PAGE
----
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article imageOp-Ed: Nick Clegg gets it wrong twice in two days

By Alexander Baron     Nov 25, 2011 in Politics
Unlike David Cameron, Deputy Prime Minister Nick Clegg has a well earned reputation for thinking before he opens his mouth; his two latest pronouncements, however, leave much to be desired.
Unlike the Eton-educated David Cameron, Nick Clegg cannot be said to be out of touch with the lower middle and working classes, nor with the underclass, but this week he has been playing to the gallery. Clegg is no mug, he speaks fluent Dutch and equally fluent Spanish, but on racial issues he talks rubbish.
Yesterday, the headline in the Guardian was Nick Clegg accuses banks of racism; the BBC was more moderate with Nick Clegg targets racial 'ceiling' in banks and sport. This was a comment on his delivering the Scarman Memorial Lecture in which he lapsed into the usual nonsense of statistical racism to explain perceived inequalities and underachievement by especially blacks. And as usual when politicians kowtow to this sort of nonsense, he was barking up the wrong tree.
Banks and football clubs were his targets; let's take football clubs first. As with banks there is a “racial ceiling” he said. His quite facile argument directed at these racist clubs was that a quarter of all players are black, yet there are no black managers in the Premier League. So?
And it is wrong that only two of the 92 league clubs have a black boss. Wrong because?
He does not pose the question why are a quarter of all players black? Is a quarter of the population black? Clearly not.
“Real equality is not just the absence of prejudice. It is the existence of fairness and opportunity too” , he said. True, but he is confusing equality of opportunity with equality of outcome. Why does he assume that black players aspire to become managers? Why are there hardly any Asian soccer players? Because Asians play cricket. This is meaningless, statistical drivel.
As if this were not bad enough, when he turned to the banks and the economy in general, he began talking total gibberish.
“Why is it that members of some of our ethnic communities want to start their own businesses, but their success doesn't match their ambitions?”
That's a good question. Why doesn't every rock band sell a million albums and make number one in the download charts? We all have ambitions, but only the precious few will see them realised.
“We know, for example, that 35% of individuals from black African origin say they want to start a business, but only 6% actually do. Are they having problems accessing the loans they need?”
We are all having problems accessing the money we need, including the Government, that's why you and Call Me Dave are implementing cuts, Nick.
Mr Clegg is implying that banks should lend more to aspiring black businessmen. In the first place, banks do not lend money, they create credit - big difference, Nick. In the second place, while black businessmen - aspiring and otherwise - are no doubt starved of credit as are their white counterparts, it is not these people who really need the help but the black underclass and the underclass of all races. The following day, today, Mr Clegg proposed a solution to that problem, unfortunately, again he chose the wrong solution because he doesn't understand what the real problem is.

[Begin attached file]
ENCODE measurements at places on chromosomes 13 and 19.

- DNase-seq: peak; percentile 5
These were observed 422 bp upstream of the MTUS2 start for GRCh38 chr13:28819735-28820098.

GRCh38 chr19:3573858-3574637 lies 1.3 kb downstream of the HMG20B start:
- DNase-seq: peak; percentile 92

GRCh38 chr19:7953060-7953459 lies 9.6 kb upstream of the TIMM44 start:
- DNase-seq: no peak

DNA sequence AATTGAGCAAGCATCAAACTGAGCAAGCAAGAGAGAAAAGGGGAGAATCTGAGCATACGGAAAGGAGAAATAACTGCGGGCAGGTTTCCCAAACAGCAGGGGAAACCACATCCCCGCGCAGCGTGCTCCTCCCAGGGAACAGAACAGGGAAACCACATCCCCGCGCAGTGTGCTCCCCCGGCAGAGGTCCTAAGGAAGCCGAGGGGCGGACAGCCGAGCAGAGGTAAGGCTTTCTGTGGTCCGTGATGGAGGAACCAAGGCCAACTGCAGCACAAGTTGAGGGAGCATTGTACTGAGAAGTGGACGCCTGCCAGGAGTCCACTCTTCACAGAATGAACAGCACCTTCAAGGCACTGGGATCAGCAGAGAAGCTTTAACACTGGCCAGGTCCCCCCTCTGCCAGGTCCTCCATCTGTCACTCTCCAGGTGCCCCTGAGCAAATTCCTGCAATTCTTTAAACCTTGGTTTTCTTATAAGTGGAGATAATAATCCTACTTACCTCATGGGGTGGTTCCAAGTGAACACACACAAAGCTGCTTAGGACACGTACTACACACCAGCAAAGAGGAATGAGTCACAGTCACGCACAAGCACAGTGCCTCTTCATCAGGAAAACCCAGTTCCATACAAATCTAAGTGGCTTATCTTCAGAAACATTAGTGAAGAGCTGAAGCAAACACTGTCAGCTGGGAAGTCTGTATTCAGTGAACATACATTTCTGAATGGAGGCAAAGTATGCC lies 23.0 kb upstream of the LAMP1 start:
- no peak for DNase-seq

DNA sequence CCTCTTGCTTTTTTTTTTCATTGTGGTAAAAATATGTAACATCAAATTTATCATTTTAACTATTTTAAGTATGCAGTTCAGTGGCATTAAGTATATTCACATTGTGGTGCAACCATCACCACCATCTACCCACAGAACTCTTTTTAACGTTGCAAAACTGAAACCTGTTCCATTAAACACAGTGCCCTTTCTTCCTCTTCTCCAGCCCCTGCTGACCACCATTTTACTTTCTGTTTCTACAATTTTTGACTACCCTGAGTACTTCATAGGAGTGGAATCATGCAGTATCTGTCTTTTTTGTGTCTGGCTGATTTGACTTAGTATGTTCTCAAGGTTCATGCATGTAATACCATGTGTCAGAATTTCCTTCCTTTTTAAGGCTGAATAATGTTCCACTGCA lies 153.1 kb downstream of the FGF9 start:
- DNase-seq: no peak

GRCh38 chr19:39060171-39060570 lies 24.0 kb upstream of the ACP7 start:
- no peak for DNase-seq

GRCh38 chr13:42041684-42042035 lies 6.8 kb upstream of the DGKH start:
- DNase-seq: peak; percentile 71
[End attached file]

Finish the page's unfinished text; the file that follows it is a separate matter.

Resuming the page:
According to the Guardian, the Government has announced a £1billion fund “to help prevent another lost generation of young jobless people.”
This money will be spent over three years and “will provide opportunities including job subsidies, apprenticeships and work experience placements for 500,000 unemployed people.”
Sounds impressive, doesn't it?
“The government will subsidise 160,000 work places by providing £2,275 to any private sector business willing to hire an unemployed person aged 18 to 24 years old.”
That was the carrot, now here comes the stick:
“Any young person taken on will have to complete the placement or be refused benefits. Each subsidy will last for six months, and will be available to all young people who have been on jobseeker's allowance for nine months. All employers will be expected to pay at least the minimum wage, and the subsidy will more than cover the cost of an employer's national insurance.”
Great Nick, but where is the money coming from? Either out of the public purse, or from the banks - at interest.
Instead of subisidising employers, why not advance similar sums to those credit starved black entrepreneurs you are so concerned about? And instead of borrowing the money from the banks, or robbing Peter to pay Paul, why not create the credit for this enterprise debt-free?
Oh, there is the little matter of the Treaty of Maastricht that prevents that. Okay, sign the petition to get rid of it, 50 signatures as of 12.15pm today: 99,950 to go before we can get it debated in Parliament.
This opinion article was written by an independent writer. The opinions and views expressed herein are those of the author and are not necessarily intended to reflect those of
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